Historian Niall Ferguson named 2012 BBC Reith Lecturer
Published: 11th May 2012 05:36:46
The BBC has named the renowned economic historian Niall Ferguson as the 2012 Reith Lecturer.
The lecture series titled 'The Rule of Law and its Enemies' will explore the influence of man-made institutions on global economic growth and democracy.
Radio 4 controller Gywneth Williams says she is "delighted" to appoint Prof Ferguson - "an eminent historian with a global perspective."
Prof Ferguson says it is "an immense honour" to be chosen as Reith Lecturer.
The Glasgow-born Harvard professor who specialises in cultural and financial history, as well as the history of colonialism, went on to say:
To look at the roll of previous lecturers is to feel a certain trepidation. It's quite an extraordinary club to be asked to join”
"Nothing better exemplifies Lord Reith's belief that the BBC should broadcast educational as well as entertaining content than the lectures names after him.
"To look at the roll of previous lecturers is to feel a certain trepidation. It's quite an extraordinary club to be asked to join."
The Reith Lectures were first broadcast in 1948 and were presented by the philosopher Bertrand Russell.
They were named in honour of the BBC's first director-general, John Reith, who maintained that broadcasting should be a public service which enriches the intellectual and cultural life of the nation.
Last year, the Reith Lectures were given by the Burmese pro-democracy leader Aung San Suu Kyi, and the former director-general of MI5 Eliza Manningham-Buller.
Radio 4 controller Gwyneth Williams says of Prof Ferguson's lectures:
"Everywhere, it seems, in almost every discipline, old certainties are under fundamental challenge and we seem prisoners of fast-unfolding events.
"Niall Ferguson's lecture series cuts through this surface, examines the nature of our institutions and finds in them a defining role."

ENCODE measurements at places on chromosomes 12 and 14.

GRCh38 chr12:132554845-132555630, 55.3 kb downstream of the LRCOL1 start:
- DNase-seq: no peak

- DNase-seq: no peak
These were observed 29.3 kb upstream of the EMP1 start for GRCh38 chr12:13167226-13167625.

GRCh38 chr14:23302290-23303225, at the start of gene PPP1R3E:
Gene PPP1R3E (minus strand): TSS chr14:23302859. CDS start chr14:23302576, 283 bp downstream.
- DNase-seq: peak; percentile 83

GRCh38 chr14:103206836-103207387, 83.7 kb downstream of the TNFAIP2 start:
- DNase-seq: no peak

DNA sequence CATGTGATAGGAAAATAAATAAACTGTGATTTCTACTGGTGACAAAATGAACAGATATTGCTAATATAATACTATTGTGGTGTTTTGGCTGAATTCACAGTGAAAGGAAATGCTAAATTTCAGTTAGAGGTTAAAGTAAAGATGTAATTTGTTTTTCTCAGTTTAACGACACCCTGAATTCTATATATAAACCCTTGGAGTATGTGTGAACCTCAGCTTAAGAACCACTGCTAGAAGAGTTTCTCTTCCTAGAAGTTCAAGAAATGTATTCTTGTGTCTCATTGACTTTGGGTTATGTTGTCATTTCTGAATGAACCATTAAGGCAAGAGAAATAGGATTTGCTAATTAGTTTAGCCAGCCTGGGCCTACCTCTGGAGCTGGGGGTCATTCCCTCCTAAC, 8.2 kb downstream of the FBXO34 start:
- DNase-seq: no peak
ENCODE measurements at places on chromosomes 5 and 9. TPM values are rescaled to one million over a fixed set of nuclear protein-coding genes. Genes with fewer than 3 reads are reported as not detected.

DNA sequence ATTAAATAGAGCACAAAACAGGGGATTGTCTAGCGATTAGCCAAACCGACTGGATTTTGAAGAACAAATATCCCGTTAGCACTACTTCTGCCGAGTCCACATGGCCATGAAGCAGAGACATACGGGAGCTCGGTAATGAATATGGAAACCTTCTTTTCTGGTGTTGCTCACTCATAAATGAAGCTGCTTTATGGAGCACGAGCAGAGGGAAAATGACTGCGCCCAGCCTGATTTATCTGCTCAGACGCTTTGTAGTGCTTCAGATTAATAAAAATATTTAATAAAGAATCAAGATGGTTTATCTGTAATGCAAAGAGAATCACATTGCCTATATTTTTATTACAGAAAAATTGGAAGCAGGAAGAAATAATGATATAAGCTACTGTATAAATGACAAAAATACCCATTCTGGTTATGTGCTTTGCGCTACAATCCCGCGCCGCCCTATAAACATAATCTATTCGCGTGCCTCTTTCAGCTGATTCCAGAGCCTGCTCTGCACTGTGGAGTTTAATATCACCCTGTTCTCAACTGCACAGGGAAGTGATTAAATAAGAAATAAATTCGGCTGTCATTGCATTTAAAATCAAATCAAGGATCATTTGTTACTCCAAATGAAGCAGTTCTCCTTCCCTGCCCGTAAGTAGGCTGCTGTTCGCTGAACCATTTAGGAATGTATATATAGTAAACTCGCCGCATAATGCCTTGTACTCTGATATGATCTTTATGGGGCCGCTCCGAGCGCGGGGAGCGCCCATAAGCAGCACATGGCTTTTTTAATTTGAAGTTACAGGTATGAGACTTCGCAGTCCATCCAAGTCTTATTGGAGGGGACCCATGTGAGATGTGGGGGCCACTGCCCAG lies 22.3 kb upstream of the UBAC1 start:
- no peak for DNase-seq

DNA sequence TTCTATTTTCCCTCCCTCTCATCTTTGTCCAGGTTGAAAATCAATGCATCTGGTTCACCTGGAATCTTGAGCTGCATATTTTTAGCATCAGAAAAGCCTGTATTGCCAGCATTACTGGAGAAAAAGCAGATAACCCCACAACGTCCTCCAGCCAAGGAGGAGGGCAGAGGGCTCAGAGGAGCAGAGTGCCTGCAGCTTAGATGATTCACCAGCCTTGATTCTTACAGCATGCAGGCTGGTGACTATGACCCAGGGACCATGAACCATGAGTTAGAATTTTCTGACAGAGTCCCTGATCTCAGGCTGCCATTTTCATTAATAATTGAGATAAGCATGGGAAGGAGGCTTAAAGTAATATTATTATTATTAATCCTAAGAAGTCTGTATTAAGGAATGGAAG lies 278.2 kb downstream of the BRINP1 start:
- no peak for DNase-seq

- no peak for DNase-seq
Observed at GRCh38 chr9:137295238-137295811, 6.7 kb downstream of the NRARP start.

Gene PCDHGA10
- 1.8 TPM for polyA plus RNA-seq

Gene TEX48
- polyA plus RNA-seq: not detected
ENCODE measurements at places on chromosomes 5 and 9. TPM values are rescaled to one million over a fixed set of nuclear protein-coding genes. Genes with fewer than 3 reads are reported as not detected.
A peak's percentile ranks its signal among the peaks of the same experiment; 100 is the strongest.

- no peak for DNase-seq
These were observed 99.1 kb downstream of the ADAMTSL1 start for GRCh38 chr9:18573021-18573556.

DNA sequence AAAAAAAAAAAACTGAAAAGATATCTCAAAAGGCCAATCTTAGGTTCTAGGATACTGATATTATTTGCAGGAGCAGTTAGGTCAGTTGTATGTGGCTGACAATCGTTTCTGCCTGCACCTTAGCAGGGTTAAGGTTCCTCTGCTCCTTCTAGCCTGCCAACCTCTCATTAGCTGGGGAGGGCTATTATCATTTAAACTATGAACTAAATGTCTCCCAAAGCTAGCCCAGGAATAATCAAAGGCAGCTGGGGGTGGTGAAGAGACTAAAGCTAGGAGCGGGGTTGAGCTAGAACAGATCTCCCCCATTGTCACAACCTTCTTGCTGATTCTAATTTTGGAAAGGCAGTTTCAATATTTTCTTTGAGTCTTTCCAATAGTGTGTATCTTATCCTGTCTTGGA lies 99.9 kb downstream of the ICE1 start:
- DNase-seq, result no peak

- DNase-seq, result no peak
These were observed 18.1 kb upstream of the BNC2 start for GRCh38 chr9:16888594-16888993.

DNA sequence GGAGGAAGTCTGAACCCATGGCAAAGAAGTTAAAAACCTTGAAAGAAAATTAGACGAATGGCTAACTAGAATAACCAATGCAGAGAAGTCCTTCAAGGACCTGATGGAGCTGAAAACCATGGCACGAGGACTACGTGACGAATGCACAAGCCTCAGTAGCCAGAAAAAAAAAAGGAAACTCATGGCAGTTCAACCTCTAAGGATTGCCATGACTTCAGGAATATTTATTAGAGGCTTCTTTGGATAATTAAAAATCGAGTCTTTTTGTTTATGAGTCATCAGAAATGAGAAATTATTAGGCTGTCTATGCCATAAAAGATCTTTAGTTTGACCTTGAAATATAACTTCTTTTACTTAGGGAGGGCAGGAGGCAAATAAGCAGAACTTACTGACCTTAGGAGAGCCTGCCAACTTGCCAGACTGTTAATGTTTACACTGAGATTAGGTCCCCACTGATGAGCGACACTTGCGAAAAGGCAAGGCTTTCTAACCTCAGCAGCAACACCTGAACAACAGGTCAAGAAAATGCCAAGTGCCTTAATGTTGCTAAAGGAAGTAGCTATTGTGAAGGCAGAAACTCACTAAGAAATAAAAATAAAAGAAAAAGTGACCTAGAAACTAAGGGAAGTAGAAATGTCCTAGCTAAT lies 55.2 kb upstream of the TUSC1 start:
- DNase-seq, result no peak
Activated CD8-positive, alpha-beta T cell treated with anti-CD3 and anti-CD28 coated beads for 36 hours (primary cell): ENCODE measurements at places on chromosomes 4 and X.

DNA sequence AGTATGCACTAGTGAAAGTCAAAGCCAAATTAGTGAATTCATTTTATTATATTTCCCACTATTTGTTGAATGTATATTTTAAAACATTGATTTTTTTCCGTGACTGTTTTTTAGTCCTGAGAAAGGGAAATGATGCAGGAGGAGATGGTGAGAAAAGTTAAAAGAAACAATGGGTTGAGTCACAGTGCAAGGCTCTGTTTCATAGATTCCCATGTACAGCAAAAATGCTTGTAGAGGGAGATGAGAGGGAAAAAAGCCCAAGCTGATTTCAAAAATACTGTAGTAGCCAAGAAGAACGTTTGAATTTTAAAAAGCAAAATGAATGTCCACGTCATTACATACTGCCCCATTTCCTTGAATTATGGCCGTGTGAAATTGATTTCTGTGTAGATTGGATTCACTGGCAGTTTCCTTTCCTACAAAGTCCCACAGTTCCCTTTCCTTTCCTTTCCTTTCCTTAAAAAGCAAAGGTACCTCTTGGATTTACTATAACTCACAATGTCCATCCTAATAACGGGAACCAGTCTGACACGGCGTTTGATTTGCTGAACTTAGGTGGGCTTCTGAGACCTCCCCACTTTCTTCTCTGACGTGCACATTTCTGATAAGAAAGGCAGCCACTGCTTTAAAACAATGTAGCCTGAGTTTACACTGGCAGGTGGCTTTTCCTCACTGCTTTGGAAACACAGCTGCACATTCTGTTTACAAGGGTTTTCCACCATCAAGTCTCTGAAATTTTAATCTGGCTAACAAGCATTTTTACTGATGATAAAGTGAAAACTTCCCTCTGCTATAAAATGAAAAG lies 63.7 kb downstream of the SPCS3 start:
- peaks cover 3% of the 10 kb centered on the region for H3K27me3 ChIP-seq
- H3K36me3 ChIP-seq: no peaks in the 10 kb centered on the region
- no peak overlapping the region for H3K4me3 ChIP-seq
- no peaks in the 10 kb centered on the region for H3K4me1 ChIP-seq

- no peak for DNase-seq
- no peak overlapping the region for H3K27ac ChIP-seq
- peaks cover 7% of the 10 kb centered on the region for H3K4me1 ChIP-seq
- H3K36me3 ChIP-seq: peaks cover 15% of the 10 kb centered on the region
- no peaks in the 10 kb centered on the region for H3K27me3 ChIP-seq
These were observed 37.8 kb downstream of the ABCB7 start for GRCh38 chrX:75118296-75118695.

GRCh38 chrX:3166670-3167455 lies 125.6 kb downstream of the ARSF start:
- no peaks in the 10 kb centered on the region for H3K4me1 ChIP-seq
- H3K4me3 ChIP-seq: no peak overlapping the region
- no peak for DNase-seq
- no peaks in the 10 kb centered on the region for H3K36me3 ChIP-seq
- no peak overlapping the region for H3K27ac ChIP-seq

Prof Ferguson has titled his Reith Lectures series 'The Rule of Law and its Enemies'.
You can explore over 60 years of Reith Lectures archive via the Radio 4 website and the Reith Lectures Archive podcasts
The first lecture, titled 'The Human Hive', is inspired by a graffito written on a wall in post-Gaddafi Libya that roughly translates as:
"We want a constitutional role and for the president to have less authority and the four year presidential term should not be extended."
Prof Ferguson argues that while this may sound bizarrely precise as a revolutionary slogan, whoever wrote it had the right idea - overthrowing a dictator and holding elections are necessary - but not sufficient - steps towards a free society.
The devil lies in the constitutional detail, he says, and Prof Ferguson will look inside the human hive of the modern state to show how small, seemingly technical differences in constitutional arrangements can have profound consequences.
In his second lecture, 'The Darwinian Economy', Prof Ferguson will reflect on the causes of the global financial crisis, and erroneous conclusions that many people have drawn from it about the role of regulation. Is regulation in fact "the disease of which it purports to be the cure"?
'The Landscape of Law' is the title of the third lecture, which will examine the rule of law in comparative terms, asking how far the common law's claims to superiority over other systems are credible.
Prof Ferguson asks are we living through a time of creeping legal degeneration in the English-speaking world?
In the fourth and final lecture, 'Civil and Uncivil Societies', he focuses on institutions outside the political, economic and legal realms, whose primary purpose is to preserve and transmit particular knowledge and values.
Prof Ferguson asks, is the modern state quietly killing civil society in the Western world? And what can non-Western societies do to build a vibrant civil society?
Niall Ferguson is Laurence A. Tisch Professor of History at Harvard University, Senior Fellow at the Hoover Institution, Stanford University and a Senior Research Fellow at Jesus College, Oxford.
He is the author of a dozen books and has written and presented many major television series, most recently China: Triumph and Turmoil for Channel 4.
In 2004 he was named as one of the 100 most influential people in the world by Time magazine. He is currently a weekly columnist for Newsweek and a contributing editor for Bloomberg.
The first of Prof Ferguson's Reith Lectures will broadcast at 09:00 BST on Tuesday, 19 June on BBC Radio 4 followed by further broadcasts on the June 26 and July 3 and July 10.
The lectures will also broadcast on the BBC World Service and will be available to download.
Last year, BBC Radio 4 made over 60 years worth of Reith Lectures archive available to the public via its website and two Reith Lectures archive podcasts.
Harvard CitationBBC News, 2012. Historian Niall Ferguson named 2012 BBC Reith Lecturer . [Online] (Updated 11 May 2012)
Available at: http://www.ukwirednews.com/news.php/1427874-Historian-Niall-Ferguson-named-2012-BBC-Reith-Lecturer [Accessed 13th May 2013]
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